How Cyril can get our broken land fixed
There's a persistent rumour doing the rounds that the new president of the ANC, Cyril Ramaphosa, intends to try to establish a version of the old post-apartheid Truth and Reconciliation Commission to deal with state capture. Probably because we know people literally got away with murder at the first TRC, applying the same principles to state capture sounds like a bit of a cop-out, but it may not be. I think the idea has some merit.
A state capture truth commission would require figures involved directly and indirectly with state capture and the theft, and what the Russians call the "alienation", of more than R200-billion to foreign bank accounts, palaces, swanky apartments, jets and massages, mostly but not exclusively in the United Arab Emirates, to stand before commissioners and tell them what they did.
That would apply from the top: President Jacob Zuma and his son Duduzane, the Gupta brothers, Salim Essa, cabinet ministers like Des van Rooyen and Mosebenzi Zwane through to lesser figures like the chairmen and executives of Eskom, Transnet and Denel, Finance Minister Malusi Gigaba and, more recently, private sector figures like Trillian CEO Eric Wood.Pulling in the private sector would be vital to the credibility of the commission and for Ramaphosa's position. It cannot, if he does this, be seen as an attack solely on the Zuma state. The heads of KPMG, McKinsey and the big banks that did work for the Guptas will be there, as well as the lawyers, consultants and accountants who have oiled the Gupta wheels, no doubt complaining about the state of the country while they helped ruin it.
State capture is a deep and squalid story. The commission, helpfully to Ramaphosa and the whole ANC, would sit through the 2019 general election. It would lend him and the party more than a veneer of integrity and transparency and because the commission would be independent he would not be responsible for what it hears or what it decides.
The evidence we have so far, much of it revealed in the Gupta leaks and Thuli Madonsela's last report as public protector, lacks the crucial quality of realism. For that, as recent parliamentary inquiries have demonstrated, you need to see the actual perpetrators, in the flesh, under cross-examination. It is cathartic and cleansing; just what South Africa needs.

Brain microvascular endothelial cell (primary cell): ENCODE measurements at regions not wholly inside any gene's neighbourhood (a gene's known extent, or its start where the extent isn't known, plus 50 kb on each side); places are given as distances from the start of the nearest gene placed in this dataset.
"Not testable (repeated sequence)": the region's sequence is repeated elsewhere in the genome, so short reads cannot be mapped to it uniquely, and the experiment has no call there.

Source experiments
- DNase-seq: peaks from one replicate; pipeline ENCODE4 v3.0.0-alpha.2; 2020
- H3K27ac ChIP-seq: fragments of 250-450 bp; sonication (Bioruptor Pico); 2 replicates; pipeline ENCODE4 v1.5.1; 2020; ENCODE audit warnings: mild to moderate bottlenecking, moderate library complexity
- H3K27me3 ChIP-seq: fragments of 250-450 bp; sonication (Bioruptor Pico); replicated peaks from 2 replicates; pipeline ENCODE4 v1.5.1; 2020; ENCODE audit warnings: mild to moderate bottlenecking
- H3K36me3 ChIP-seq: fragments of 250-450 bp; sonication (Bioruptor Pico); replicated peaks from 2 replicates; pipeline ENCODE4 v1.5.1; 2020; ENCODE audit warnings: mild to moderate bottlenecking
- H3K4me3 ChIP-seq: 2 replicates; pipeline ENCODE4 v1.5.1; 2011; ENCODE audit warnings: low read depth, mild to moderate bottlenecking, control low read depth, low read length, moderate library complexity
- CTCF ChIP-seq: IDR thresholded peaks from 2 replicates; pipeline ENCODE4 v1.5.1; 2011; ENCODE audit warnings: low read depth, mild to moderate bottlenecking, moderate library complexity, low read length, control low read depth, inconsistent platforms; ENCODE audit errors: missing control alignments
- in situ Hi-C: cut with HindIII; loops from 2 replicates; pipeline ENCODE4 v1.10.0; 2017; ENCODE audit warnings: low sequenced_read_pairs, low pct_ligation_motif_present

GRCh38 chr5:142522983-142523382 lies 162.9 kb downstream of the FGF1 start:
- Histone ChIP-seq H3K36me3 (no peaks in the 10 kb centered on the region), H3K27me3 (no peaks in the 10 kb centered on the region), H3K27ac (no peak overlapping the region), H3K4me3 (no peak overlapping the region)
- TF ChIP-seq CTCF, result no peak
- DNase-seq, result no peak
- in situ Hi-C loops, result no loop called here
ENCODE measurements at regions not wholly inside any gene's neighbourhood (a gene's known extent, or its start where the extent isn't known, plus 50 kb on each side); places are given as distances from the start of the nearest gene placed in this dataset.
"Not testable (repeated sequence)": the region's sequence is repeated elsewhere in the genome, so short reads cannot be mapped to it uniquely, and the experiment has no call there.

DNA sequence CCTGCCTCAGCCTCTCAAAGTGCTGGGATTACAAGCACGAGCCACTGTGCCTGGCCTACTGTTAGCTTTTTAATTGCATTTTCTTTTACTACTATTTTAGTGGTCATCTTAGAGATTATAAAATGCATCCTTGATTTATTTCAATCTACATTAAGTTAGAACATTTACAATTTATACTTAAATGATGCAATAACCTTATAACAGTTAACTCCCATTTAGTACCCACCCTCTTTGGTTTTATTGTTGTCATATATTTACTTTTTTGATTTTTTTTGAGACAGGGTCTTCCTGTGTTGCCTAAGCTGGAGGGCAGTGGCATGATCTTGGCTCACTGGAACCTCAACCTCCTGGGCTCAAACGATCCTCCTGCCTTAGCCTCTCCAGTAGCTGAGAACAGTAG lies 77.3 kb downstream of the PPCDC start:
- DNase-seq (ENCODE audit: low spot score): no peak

Leaders recognise the value of serenity and the dangers of stoking fires they can't put out. I remember when the Spanish Socialist Party won an election after four decades of Franco's fascism; a reporter asked the Socialist leader Felipe González how he was going to change Spain. "I don't want to change Spain," he said. "I want Spain to relax."We need that here too. Politicians love to invent crises and then pretend some enemy is standing in the way of a solution. Land is our current crisis. Strangely, it is there as people leave the land and swarm to the cities. Does anyone even think about the economic boom that would result if the state decided to build two new cities in the Vaal triangle?
Sure, fix the land "crisis". The constitution explicitly allows expropriation without compensation. Let's not make a mountain out of something relatively easy to solve. Let's choose to be sane. The cities are the problem. Tin shacks are the problem. Poor health services are the problem. You want to be a farmer? Join the 0.0000001% of the population who do, and who can actually grow anything.
But I digress. The point of this column is to suggest that Ramaphosa has an extraordinary opportunity to fix South Africa. To put it on a new path. Don't listen to the worry-warts who tell you it'll take years. It would take 20 appointments, from the police through the NPA, through the state-owned enterprises and in the crippled departments of health, education, social development and the like, to begin to turn the ship.